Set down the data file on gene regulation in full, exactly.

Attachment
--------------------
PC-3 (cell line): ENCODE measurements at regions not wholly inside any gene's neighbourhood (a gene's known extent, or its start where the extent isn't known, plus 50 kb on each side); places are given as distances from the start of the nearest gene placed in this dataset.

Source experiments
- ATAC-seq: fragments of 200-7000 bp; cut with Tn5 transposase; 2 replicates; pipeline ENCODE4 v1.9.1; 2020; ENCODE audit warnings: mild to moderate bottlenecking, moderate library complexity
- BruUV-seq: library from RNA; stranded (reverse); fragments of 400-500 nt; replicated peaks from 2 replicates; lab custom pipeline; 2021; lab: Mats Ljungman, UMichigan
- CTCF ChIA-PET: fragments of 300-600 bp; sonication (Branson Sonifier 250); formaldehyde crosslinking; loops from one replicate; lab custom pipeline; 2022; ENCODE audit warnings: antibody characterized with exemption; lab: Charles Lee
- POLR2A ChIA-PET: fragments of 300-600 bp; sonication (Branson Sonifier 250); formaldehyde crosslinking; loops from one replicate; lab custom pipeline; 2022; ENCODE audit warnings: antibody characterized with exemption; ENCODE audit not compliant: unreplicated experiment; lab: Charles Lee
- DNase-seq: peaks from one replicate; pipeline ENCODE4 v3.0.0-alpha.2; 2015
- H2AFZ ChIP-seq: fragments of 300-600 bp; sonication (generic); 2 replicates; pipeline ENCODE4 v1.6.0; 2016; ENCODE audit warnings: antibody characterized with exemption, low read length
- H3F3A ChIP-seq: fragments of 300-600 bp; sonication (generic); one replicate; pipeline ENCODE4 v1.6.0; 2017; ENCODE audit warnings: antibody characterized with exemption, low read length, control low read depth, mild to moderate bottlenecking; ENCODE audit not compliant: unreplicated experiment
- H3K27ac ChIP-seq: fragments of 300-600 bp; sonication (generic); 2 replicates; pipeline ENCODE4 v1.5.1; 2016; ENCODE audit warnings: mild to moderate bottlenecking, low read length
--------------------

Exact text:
PC-3 (cell line): ENCODE measurements at regions not wholly inside any gene's neighbourhood (a gene's known extent, or its start where the extent isn't known, plus 50 kb on each side); places are given as distances from the start of the nearest gene placed in this dataset.

Source experiments
- ATAC-seq: fragments of 200-7000 bp; cut with Tn5 transposase; 2 replicates; pipeline ENCODE4 v1.9.1; 2020; ENCODE audit warnings: mild to moderate bottlenecking, moderate library complexity
- BruUV-seq: library from RNA; stranded (reverse); fragments of 400-500 nt; replicated peaks from 2 replicates; lab custom pipeline; 2021; lab: Mats Ljungman, UMichigan
- CTCF ChIA-PET: fragments of 300-600 bp; sonication (Branson Sonifier 250); formaldehyde crosslinking; loops from one replicate; lab custom pipeline; 2022; ENCODE audit warnings: antibody characterized with exemption; lab: Charles Lee
- POLR2A ChIA-PET: fragments of 300-600 bp; sonication (Branson Sonifier 250); formaldehyde crosslinking; loops from one replicate; lab custom pipeline; 2022; ENCODE audit warnings: antibody characterized with exemption; ENCODE audit not compliant: unreplicated experiment; lab: Charles Lee
- DNase-seq: peaks from one replicate; pipeline ENCODE4 v3.0.0-alpha.2; 2015
- H2AFZ ChIP-seq: fragments of 300-600 bp; sonication (generic); 2 replicates; pipeline ENCODE4 v1.6.0; 2016; ENCODE audit warnings: antibody characterized with exemption, low read length
- H3F3A ChIP-seq: fragments of 300-600 bp; sonication (generic); one replicate; pipeline ENCODE4 v1.6.0; 2017; ENCODE audit warnings: antibody characterized with exemption, low read length, control low read depth, mild to moderate bottlenecking; ENCODE audit not compliant: unreplicated experiment
- H3K27ac ChIP-seq: fragments of 300-600 bp; sonication (generic); 2 replicates; pipeline ENCODE4 v1.5.1; 2016; ENCODE audit warnings: mild to moderate bottlenecking, low read length